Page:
Forbes "30 under 30" is an annual celebration of the United States' most incandescent twenty-somethings. An amazing group—inventors, artists, moguls, dreamers. Doers of the new generation.
It's no surprise to find graduates of the world's most prestigious and competitive colleges within the ranks of Forbes' "30 under 30". (Forbes names 30 honorees under 30 years of age in 15 different industry categories, which really means it should be called "450 under 30," but that's a detail.) No surprise to find recent graduates of Harvard, Stanford, Princeton, Princeton, Princeton.
No surprise because Forbes tells you so.
But Forbes doesn't say where all, or even most, of its "30 under 30" stars went to college. So we wondered: What's up with that? What would we find if we hunted down the college affiliation of every name on the "30 under 30" list?
We figured we might not find Forbes' "30 under 30" honorees in "Music" or "Sports" or "Hollywood" to be all-Ivy. But what about "Tech"? Or "Social Entrepreurship"? Or "Finance"? We'd taken a long, hard look at Forbes' "30 under 30” roster. We felt pretty certain that Forbes' "30 under 30” honor roll was largely comprised of elite college graduates.
Well, we dug. We searched for the names of every college attended by every Forbes "30 under 30" honoree.
Forbes "30 under 30": Guess what we found?
We found that appearances can be deceiving. We found that Forbes tells of one "30 under 30" honoree's experience as an undergraduate at Duke, but doesn't mention Arizona State University undergraduate degrees carried by three of its young stars. (Fun fact: Arizona State, which accepts 89% of its applicants, has more "30 under 30" alumni than The University of Chicago, which boasts an acceptance rate below 9%. Arizona State beats Duke on this score, too. And it beats Dartmouth. And Cornell. And Johns Hopkins. And...you get the idea.)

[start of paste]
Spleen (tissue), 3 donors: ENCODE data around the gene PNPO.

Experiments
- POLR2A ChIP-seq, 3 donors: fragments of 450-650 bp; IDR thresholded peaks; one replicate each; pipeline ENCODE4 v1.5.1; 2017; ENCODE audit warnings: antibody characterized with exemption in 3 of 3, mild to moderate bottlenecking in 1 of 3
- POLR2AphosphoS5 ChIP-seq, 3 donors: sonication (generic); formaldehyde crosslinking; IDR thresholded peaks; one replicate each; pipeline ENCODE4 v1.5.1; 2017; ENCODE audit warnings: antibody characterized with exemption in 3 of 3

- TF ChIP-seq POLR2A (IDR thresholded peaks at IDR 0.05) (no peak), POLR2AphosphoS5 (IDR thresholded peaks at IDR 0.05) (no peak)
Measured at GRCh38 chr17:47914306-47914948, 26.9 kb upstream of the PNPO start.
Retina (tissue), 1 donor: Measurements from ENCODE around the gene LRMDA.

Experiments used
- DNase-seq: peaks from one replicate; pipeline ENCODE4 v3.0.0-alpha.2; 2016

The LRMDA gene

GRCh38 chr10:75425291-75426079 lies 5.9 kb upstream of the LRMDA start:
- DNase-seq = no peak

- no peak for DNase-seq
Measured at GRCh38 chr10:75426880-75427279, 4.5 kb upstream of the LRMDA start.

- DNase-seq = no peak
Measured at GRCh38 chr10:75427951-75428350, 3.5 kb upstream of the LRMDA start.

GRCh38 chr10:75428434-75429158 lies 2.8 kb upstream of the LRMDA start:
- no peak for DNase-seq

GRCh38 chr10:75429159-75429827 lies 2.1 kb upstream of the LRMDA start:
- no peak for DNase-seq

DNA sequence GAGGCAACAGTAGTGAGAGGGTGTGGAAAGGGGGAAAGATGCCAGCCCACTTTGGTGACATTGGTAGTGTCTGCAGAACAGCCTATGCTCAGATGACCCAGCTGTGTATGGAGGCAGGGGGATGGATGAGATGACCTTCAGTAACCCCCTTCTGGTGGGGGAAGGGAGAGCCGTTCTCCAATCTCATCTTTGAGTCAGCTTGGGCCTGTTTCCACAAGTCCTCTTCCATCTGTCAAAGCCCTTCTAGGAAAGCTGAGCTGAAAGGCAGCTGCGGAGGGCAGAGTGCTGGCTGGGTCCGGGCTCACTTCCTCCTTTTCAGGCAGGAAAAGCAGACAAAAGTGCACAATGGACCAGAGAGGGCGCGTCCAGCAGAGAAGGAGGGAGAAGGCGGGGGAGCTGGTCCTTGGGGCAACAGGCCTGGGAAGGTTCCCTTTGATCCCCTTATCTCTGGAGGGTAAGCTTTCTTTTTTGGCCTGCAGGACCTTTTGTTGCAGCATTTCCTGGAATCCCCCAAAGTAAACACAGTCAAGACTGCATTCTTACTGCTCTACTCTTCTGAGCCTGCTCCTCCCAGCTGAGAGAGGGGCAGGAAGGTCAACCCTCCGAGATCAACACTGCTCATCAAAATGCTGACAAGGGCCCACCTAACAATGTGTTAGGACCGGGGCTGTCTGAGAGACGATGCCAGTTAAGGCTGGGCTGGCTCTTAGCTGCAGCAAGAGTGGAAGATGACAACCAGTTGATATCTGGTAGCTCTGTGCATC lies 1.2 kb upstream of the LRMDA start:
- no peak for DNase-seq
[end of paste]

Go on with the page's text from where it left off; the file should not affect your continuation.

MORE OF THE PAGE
We found that most Forbes "30 under 30" honorees attended, well, ordinary colleges—in some cases, obscure places, in other cases, state schools like the University of Where-They-Just-So-Happened-To-Live-At-The-Time. We found graduates of these institutions in every Forbes "30 under 30" category.
We found that "ordinary" does not mean "mediocre." These places can have world-beating strengths. (Here's what Parisa Tabriz, of the "tech" category, says about the University of Illinois.) They can offer academic and social cultures with a "just-right" fit to bring out your best. (Here's what Isaac Kinde, of the "science and health" category, says about the University of Maryland, Baltimore County.) So let's not call them "ordinary." Let's call them "normal." Because if you're a conscientious student with good grades, you're in. Which sounds pretty normal to us.
Perhaps you've heard that more than half the members of the U.S. Senate attended state universities. Or that more than 80% of the CEOs of the world’s biggest companies didn’t graduate from Ivy League colleges. Perhaps you've wondered whether those statistics applied only to your parents’ generation. Whether some new normal put anonymous elite college admissions bureaucrats in charge of your destiny.
Forbes "30 under 30." Deconstructed.
Wonder no more: Our crawl through the educational resumes of these Forbes "30 under 30" superstars tells us that nothing much has changed. Sure, Forbes' "30 under 30" list is peppered with alumni of places that drive high school seniors to frenzy—places like Stanford (admit rate: 5.7%) and Harvard (admit rate: 6%). But we found these elite college alumni standing, shoulder-to-shoulder, with grads from dozens of colleges that admit more than half of their applicants. Sometimes a lot more.
We've scoured the bios of each of the Forbes winners and identified the least selective colleges represented in each one of their 15 “30 under 30" career categories. In every category, we found colleges that admitted more than half of their applicants. That’s why we call our list Recap’s “15 over 50%": Because we've highlighted 15 alma maters of Forbes "30 under 30" honorees that accept more than 50% of their applicants.
Take a look and you tell us: Does a prestigious college make you successful in life? Or do you do that for yourself?
To put it another way: Is your life really over if you don’t get into Yale?
60second Recap's 15 over 50%